In the 2nd C Roman relief of a herdsman and his dog (above), there are no features that point to this dog as a ‘black and white herding dog’ as we know them in later centuries (and as I picture the herding dogs of Linrathe) – but no evidence it isn’t, either.

File:Mosaic of Dog Chasing a Rabbit, Roman, Homs, Syria, 450-462 AD, polychrome marble tesserae - Chazen Museum of Art - DSC01916.JPG
Mosaic of Dog Chasing a Rabbit, Roman, Homs, Syria, 450-462 AD, Chazen Museum of Art
Daderot, CC0, via Wikimedia Commons

Hunting dogs – of the sort, perhaps, that has fathered Colm’s puppy, were praised and prized, and some of the best reputed to come from Britain.  Oppian, again:

There is a strong breed of hunting dog…the wild tribes of Britons…call by the name of Agassian…. It is by virtue of its nose, however, that the Agassian is most exalted, and for tracking it is the best there is; for it is very adept at discovering the tracks of things that walk upon the ground, and skilled too at marking the airborne scent.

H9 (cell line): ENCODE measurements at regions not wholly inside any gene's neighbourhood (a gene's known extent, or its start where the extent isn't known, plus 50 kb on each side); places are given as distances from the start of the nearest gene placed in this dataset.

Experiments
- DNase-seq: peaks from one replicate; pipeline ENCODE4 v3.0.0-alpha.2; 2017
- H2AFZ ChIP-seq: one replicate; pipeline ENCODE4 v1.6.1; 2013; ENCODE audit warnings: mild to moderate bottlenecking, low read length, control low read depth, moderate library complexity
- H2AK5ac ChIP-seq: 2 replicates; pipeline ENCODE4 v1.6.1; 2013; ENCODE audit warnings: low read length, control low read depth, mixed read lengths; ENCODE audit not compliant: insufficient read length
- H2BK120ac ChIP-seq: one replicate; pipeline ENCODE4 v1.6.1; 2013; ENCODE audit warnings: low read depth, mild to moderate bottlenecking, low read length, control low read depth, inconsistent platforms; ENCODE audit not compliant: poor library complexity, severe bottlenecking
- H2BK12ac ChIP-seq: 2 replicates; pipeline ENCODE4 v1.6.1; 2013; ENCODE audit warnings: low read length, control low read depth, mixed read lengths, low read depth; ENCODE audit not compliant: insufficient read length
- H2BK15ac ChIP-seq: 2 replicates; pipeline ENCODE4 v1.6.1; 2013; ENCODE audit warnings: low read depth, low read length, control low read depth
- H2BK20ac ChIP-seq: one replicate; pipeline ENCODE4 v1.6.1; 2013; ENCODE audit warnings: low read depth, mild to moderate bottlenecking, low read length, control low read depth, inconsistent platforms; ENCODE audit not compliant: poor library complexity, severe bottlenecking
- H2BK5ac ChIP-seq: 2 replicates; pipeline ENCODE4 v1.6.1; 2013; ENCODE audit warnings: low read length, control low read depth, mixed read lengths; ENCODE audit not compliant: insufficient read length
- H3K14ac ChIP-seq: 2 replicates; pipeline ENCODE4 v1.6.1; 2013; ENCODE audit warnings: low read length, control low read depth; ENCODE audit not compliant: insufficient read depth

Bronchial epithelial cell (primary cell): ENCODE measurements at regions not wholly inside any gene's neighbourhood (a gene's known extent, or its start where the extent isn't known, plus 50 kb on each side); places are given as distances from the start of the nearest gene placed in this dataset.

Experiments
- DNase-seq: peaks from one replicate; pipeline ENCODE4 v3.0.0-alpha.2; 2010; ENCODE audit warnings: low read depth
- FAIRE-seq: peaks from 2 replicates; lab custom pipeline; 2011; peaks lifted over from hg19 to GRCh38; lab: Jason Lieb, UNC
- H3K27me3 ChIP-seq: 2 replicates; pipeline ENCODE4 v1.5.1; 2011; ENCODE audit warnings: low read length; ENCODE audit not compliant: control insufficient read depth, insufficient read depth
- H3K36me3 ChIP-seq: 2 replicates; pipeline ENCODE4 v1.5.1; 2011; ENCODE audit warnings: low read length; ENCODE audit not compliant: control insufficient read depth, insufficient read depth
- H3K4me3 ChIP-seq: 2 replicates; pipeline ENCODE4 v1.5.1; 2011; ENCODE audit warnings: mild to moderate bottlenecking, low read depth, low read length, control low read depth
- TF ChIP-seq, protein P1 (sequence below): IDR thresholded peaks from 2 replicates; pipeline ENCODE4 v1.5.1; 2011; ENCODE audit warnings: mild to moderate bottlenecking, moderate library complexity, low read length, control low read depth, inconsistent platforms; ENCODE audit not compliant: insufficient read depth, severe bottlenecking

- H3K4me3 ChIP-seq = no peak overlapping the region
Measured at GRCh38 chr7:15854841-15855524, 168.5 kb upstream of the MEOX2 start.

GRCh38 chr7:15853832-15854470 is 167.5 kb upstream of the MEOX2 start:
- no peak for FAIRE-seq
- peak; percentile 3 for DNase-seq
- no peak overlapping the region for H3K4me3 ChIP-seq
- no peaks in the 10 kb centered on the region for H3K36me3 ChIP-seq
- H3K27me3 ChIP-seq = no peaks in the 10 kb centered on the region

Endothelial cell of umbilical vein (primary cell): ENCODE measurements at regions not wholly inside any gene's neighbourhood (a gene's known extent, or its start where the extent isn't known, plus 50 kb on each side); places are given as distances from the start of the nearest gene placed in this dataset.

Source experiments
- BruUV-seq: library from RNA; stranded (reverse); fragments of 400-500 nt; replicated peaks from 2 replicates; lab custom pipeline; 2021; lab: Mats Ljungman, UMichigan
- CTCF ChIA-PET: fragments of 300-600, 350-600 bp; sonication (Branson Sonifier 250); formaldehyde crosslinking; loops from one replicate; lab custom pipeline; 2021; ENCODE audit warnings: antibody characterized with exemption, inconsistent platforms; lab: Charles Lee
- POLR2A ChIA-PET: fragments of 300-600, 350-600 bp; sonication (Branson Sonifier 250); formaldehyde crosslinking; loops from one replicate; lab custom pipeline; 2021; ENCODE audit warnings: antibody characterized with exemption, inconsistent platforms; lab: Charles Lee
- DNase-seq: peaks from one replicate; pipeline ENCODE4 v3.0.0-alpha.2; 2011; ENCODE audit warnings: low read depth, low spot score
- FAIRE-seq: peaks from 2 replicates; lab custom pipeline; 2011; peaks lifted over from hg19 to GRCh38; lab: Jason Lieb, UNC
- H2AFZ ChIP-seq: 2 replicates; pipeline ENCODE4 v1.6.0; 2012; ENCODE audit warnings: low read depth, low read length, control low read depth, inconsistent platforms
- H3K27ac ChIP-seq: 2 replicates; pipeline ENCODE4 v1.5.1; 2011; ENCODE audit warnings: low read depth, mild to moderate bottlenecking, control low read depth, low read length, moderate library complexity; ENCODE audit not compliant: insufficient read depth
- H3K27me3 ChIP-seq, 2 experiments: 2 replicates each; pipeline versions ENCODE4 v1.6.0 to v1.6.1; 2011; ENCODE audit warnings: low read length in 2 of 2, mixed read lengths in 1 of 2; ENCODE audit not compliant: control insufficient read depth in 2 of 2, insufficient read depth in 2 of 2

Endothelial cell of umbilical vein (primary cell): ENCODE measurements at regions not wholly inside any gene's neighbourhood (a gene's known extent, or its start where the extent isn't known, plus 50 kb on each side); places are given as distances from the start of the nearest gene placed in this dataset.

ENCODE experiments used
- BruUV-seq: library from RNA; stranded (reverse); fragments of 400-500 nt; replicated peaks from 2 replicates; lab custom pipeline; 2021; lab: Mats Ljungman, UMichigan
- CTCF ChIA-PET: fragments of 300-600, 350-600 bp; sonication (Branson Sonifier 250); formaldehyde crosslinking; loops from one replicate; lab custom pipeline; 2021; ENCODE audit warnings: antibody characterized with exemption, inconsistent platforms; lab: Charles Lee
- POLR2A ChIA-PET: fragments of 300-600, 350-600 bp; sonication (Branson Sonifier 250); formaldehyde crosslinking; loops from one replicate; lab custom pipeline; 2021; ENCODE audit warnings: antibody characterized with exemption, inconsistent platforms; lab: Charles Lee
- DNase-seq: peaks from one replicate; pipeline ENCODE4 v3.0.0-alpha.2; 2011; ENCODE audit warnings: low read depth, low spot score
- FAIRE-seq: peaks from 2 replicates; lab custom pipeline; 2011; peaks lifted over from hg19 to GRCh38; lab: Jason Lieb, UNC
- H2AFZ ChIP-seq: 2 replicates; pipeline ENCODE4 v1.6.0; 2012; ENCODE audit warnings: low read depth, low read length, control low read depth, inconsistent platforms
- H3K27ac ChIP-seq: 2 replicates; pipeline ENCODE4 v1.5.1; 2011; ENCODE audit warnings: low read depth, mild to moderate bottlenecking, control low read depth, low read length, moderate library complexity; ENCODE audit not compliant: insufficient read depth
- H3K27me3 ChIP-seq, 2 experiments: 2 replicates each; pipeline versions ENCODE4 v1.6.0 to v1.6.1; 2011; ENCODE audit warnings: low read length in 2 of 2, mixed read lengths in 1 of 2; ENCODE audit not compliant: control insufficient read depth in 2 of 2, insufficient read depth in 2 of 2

Later in Empire’s Reckoning, the protagonist Sorley, after a long journey south in the role of an itinerant sheep-shearer, sends the sheepdog that has accompanied him home, a long journey on its own. I took this idea from The Drove Roads of Scotland, the author commenting on this practice among the drovers of the 17th and 18th centuries. But it goes back much further than that:  Varro, again: